Sermon Preached at Trinity Church, 1844 (Kierkegaard)
Soren Kierkegaard preached a sermon on February 24, 1844 at Trinitatis Kirke, 1844 (Trinity Church) These quotes are taken from the book Johannes Climacus Or, De Omnibus Dubitandum Est And A Sermon, by Soren Kierkegaard as translated by Thomas Henry Croxall in 1958. (pages 157-173)
- 1 Corinthians 2: 6-9
- We discuss “wisdom” with those that are mature; only it is not the wisdom of the world or of the dethroned Powers who rule this world. It is the mysterious Wisdom of God that we discuss, that hidden wisdom which God decreed from all eternity, for our glory. None of the Powers of this world understands it (if they had, they would never have crucified the Lord of Glory). No, as it is written, “What no eye has ever seen, What no ear has ever heard,” What never originated in the mind of man, “God has prepared for those that love him”.
- if the Church were puffed up with the confidence that it could quite comfortably attain what the Apostles, as wholly surrendered men, had had to strive for day and night without seeing any other reward than that of being as it were the dregs of society and reaping the ingratitude of the Church', then he is furious for a moment, reminding them that he, who has been caught up into the third heaven, works out his salvation with fear and trembling. But it was only in love that he acted thus, his only desire being to win men not to himself but to the truth. He inflamed nobody; and in all the vicissitudes of a long life, he found no occasion to arouse unhealthy passions among the faithful.
- p. 160
- Let us, therefore, turn the word upon ourselves, and let everyone individually take to himself what he hears, not asking what message St. Paul’s teaching has for the world, but what is our own personal relationship to this heavenly wisdom. For if it were indeed the most pitiable of all things if what was to the Jews a stumbling block, to the Greeks foolishness, to St. Paul a power of God unto salvation — if this had become to anyone but an empty sound on the Apostle’s lips, and a noisy speech in his mouth, to the effect that this heavenly wisdom is to the Jews a stumbling-block and to the Greeks foolishness! It would be as pitiable, would it not, as if a man knew about that “mystery of godliness” of which St. Paul speaks in another place, saying that “God was manifest in the flesh, vindicated in the Spirit, seen of angels, preached among the nations, believed on throughout the world, but did not know whether he himself had believed it.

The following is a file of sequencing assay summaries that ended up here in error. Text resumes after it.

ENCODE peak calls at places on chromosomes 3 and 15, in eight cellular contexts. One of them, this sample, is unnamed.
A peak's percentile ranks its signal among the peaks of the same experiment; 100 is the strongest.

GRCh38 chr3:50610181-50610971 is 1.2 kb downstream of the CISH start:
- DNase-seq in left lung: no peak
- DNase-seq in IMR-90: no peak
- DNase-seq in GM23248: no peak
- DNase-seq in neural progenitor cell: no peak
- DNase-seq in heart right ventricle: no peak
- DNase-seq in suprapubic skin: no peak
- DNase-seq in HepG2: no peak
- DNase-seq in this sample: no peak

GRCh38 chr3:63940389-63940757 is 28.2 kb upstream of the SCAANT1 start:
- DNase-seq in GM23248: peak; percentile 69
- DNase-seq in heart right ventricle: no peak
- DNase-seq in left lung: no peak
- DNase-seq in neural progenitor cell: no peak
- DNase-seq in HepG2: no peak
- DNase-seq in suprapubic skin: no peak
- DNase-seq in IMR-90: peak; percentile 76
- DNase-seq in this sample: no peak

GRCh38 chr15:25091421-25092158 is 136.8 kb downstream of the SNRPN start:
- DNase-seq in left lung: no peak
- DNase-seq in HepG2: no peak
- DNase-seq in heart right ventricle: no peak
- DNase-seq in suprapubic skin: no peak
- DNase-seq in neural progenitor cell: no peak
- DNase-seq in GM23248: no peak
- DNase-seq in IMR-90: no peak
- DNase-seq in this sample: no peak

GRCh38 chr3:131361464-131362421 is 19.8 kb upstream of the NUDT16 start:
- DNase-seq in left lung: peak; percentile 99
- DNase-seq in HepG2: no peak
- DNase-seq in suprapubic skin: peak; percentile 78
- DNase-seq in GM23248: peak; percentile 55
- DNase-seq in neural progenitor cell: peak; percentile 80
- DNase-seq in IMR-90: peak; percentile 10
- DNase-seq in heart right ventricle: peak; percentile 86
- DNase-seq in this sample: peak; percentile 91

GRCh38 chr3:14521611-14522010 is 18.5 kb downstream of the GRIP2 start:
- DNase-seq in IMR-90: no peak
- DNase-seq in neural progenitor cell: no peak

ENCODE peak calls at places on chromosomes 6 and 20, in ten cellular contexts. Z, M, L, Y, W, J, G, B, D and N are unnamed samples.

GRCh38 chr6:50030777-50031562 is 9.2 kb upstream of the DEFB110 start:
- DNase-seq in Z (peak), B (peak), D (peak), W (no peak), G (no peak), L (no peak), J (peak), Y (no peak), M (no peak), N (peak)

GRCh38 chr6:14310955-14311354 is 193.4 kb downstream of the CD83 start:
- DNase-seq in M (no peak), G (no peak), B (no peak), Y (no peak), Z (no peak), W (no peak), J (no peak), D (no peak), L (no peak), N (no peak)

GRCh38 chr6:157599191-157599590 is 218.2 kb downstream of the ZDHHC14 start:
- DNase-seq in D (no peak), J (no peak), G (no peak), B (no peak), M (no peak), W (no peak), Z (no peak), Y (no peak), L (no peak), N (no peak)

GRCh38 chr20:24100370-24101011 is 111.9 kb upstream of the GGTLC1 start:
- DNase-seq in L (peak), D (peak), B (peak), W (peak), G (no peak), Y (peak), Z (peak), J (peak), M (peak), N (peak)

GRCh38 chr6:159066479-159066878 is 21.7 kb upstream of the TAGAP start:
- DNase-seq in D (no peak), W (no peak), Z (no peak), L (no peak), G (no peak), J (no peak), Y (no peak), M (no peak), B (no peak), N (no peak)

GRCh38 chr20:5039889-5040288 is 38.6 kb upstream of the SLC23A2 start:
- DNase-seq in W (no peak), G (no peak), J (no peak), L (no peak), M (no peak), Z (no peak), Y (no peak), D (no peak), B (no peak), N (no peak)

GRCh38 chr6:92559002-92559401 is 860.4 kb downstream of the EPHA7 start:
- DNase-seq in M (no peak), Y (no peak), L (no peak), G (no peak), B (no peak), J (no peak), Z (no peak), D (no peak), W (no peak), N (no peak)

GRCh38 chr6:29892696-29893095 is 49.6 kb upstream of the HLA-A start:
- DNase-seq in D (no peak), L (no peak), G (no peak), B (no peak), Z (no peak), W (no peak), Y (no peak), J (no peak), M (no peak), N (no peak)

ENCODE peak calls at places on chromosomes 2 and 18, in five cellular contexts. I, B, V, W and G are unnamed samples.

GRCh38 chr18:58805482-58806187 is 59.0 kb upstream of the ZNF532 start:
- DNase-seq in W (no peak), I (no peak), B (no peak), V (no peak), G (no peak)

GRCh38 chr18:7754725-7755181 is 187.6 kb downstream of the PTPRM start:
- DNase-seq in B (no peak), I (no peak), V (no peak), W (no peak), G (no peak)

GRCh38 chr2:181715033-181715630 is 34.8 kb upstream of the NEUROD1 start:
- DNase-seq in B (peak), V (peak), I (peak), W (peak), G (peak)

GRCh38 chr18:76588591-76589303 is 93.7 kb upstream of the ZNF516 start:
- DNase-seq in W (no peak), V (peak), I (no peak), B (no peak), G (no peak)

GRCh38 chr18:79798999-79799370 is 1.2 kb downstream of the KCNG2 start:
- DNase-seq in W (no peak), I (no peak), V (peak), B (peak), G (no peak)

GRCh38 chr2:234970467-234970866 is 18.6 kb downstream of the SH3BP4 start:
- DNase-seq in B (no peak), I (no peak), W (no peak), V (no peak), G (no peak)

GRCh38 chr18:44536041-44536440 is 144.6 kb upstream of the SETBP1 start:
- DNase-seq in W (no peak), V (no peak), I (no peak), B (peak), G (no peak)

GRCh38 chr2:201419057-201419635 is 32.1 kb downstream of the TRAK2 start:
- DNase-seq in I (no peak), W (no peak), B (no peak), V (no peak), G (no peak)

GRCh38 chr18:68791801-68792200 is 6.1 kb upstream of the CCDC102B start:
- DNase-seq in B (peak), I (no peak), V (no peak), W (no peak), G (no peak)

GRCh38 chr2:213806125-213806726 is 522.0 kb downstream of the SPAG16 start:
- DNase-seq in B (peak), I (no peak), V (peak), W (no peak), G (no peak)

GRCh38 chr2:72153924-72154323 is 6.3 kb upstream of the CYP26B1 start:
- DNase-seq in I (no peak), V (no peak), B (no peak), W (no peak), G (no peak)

- p. 164
- Let us not make the marvelous too natural; for then perhaps that which we are speaking of is no longer the marvelous, and what we are saying is not what we think we are saying. Two divergences were mentioned, offense and scoffing; for the marvelous, when it is not a man’s salvation either tempts him in defiant cowardice to lose himself and be offended, or in cowardly defiance to assert himself by scoffing. For if he require a sign, and the marvelous is not the sign of human audacity but of divine condescension, then he is offended, as Peter was. And if he seeks after wisdom, then he laughs as Sarah laughed when the promise was announced to her.
- p. 165
- Have you seen the marvel, my hearer, and by what means? Was it with the help of that beautiful power in the soul which consoles and rejoices the childlike element in us, that beautiful power which calls forth the figure our longing craves for, beloved figure of memory, something more than a deceiving presence from bygone days-but also alarms us by the images of horror produced by fear and suspicion? Certainly this power can do a great deal. But what it produces is after all your own creation, even though when produced it becomes effective through the power you gave it. And what this power produces must in one way and another be visible to the earthly eye. But the object of faith, cannot be seen by the earthly eye, and, therefore, cannot show itself in the pictures produced by imagination.. ... . And even if such a figure were to appear, it cannot calm the strife because everything that the imagination creates is unit without context.
- p. 166